Recommendation of the Reconsideration Committee
On 17 March 2006, Danny Younger, a .com Registrant, submitted a request that ICANN reconsider its 28 February 2006 vote approving the VeriSign settlement. See "Reconsideration Request" (hereinafter, the "Request"). Specifically, Mr. Younger asks that the Board "await a formal response from the GAC on public policy issues raised by the ICANN-VeriSign settlement agreement before proceeding further." Request, p.4.
B. Procedural Requirements
Article IV, Section 2.2 of ICANN's Bylaws states in relevant part that a person or entity may submit a request for reconsideration or review of an ICANN Board action or inaction only if the following factors have been met:
Even if each of these factors are present, however, the Bylaws do not provide for reconsideration if "the party submitting the request could have submitted, but did not submit, the information for the Board's consideration at the time of action or refusal to act." Bylaws, Art. IV, § 2.2. Similarly, the Bylaws do not provide for reconsideration of material information that was considered by the Board. Bylaws, Art. IV, § 2.2(b) (stating that reconsideration addresses Board actions "taken without consideration of material information . . .").
The Bylaws require that any request for reconsideration include, among other things, "a detailed explanation of the material information not considered by the Board and, if the information was not presented to the Board, the reasons the party submitting the request did not submit it to the Board before it acted or failed to act." Bylaws, Art. IV, § 2.6(h). Moreover, the requesting party must provide "any documents the requesting party wishes to submit in support of its request." Bylaws, Art. IV, § 2.6(k).
Dismissal of a request for reconsideration is mandatory if the Reconsideration Committee finds that the requesting party does not have standing (as described above). The Reconsideration Committee may also dismiss a request "where it is repetitive, frivolous, non-substantive, or otherwise abusive, or where the affected party had notice and opportunity to, but did not, participate in the public comment period relating to the contested action, if applicable." Bylaws, Art. IV, § 2.16. In sum, these standing requirements are intended to ensure that the reconsideration process is not simply a request to change a decision that someone disagrees with, but is limited to situations where the Board did not have access to information that, if available, could have resulted in a different decision. It is not just a second bite at the apple.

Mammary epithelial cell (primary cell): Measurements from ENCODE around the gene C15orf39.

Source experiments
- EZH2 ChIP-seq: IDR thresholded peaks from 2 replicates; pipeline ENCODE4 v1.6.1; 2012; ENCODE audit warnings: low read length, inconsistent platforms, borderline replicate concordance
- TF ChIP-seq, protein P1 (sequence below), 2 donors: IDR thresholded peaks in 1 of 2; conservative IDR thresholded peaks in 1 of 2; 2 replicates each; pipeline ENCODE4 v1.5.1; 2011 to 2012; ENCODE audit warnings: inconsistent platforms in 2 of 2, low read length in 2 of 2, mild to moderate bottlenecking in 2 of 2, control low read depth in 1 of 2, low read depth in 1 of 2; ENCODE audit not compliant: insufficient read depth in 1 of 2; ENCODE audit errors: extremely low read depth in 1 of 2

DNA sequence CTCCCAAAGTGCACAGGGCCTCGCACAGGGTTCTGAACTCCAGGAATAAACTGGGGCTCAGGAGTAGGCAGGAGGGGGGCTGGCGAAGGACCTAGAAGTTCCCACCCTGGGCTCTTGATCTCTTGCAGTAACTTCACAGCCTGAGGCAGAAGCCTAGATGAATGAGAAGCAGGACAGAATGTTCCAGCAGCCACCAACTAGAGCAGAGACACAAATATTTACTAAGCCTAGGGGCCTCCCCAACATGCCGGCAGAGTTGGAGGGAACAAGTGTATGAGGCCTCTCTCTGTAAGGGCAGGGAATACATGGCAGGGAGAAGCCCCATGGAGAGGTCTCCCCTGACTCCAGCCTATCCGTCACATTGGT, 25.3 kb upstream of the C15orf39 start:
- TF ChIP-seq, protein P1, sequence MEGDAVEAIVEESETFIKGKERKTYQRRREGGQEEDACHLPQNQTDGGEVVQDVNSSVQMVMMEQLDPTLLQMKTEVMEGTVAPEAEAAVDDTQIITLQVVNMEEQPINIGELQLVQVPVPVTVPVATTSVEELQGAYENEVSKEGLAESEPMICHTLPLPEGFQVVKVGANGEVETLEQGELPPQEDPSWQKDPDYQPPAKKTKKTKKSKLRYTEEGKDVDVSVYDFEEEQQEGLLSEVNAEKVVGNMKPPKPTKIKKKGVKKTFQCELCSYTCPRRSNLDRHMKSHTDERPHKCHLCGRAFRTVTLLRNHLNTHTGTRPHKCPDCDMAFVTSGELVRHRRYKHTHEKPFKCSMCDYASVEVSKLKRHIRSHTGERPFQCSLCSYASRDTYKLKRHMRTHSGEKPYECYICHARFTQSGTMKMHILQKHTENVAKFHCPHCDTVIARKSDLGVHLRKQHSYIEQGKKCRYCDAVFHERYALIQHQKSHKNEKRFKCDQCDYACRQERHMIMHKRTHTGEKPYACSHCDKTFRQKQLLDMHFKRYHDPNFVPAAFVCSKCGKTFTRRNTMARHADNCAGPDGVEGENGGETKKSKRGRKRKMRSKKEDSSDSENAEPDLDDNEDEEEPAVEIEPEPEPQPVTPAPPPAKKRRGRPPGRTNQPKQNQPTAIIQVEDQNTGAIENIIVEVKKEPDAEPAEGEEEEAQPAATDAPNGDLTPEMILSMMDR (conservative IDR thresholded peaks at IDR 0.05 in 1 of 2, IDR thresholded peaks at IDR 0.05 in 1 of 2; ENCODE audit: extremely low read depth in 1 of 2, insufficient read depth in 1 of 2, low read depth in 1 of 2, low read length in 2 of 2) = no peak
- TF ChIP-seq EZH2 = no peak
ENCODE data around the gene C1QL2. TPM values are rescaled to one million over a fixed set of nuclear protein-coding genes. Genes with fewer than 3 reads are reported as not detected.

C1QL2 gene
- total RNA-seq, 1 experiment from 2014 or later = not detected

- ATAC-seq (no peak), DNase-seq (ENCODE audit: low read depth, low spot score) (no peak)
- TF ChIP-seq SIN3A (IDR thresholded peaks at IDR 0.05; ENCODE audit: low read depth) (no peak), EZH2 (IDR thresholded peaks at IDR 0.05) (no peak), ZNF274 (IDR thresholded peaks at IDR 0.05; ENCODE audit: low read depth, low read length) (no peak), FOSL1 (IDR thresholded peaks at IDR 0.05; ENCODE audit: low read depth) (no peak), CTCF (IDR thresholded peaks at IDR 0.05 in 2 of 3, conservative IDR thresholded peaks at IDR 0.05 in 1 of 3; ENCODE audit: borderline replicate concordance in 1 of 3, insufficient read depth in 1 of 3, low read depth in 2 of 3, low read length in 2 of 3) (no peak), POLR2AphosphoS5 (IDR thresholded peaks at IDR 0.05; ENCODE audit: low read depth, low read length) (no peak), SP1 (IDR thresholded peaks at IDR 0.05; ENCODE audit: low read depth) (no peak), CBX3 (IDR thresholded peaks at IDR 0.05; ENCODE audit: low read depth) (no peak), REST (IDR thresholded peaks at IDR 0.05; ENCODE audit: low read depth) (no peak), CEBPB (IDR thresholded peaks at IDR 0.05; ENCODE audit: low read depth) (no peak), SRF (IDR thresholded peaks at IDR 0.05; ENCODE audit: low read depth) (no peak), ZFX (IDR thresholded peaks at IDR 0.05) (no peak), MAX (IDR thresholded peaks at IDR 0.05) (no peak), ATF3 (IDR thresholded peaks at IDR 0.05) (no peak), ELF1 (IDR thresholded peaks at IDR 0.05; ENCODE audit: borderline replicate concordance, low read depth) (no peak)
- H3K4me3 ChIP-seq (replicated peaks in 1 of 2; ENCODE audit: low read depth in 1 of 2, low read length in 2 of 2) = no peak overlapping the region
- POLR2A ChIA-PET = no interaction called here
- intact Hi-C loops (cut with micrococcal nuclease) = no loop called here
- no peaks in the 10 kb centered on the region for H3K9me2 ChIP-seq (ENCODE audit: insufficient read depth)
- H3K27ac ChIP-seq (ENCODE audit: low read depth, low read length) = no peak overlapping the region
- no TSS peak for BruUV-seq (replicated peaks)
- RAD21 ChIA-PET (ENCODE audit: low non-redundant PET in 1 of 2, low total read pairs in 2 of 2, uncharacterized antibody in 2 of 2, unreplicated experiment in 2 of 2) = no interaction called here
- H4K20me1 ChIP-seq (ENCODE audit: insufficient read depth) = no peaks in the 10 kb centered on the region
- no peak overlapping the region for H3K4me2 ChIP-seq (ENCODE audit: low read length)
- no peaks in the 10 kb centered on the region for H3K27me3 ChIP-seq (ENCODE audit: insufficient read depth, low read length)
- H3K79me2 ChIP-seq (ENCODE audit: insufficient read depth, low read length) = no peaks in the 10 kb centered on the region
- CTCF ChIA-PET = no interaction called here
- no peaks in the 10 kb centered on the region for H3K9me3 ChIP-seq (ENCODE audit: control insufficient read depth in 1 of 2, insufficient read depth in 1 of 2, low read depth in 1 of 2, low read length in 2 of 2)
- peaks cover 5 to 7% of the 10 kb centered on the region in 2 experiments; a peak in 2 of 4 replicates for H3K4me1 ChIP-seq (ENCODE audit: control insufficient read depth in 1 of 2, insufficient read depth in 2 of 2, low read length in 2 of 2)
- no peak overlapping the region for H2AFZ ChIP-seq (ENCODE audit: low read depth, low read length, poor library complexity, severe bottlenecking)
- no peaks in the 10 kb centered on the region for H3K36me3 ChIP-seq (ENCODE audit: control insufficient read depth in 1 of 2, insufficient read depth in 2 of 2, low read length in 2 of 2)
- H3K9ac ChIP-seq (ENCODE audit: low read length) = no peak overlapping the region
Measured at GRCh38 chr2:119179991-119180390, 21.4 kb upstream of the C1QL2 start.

C. Grounds for Request for Reconsideration
The Request asks that the Board reconsider its 28 February 2006 vote on the grounds that the following information was material to the Board's approval of the .com settlement (including the 2006 .com Registry Agreement) and was not considered by the Board in reaching that decision:
The Request also raises a number of issues that are not directed at the ICANN Board's consideration of material information, but instead are focused on policy concerns surrounding the vote itself. These purported policy concerns center around Article III, Section 6.1(c) and Article XI, Section 2.1(h) of ICANN's Bylaws1 and ask the following questions:
D. Analysis of Grounds for Reconsideration
It is the opinion of the Reconsideration Committee that none of the grounds for reconsideration stated above supports reconsideration.
First, the Request's stated "policy" concerns are not proper topics for reconsideration under Article IV, Section 2.2 of ICANN's Bylaws. As stated earlier, the only appropriate topic of reconsideration of an ICANN Board action or inaction is whether the Board failed to consider material information in reaching its decision. The Request's stated "policy" concerns do not present any material information, and thus do not meet this standing requirement.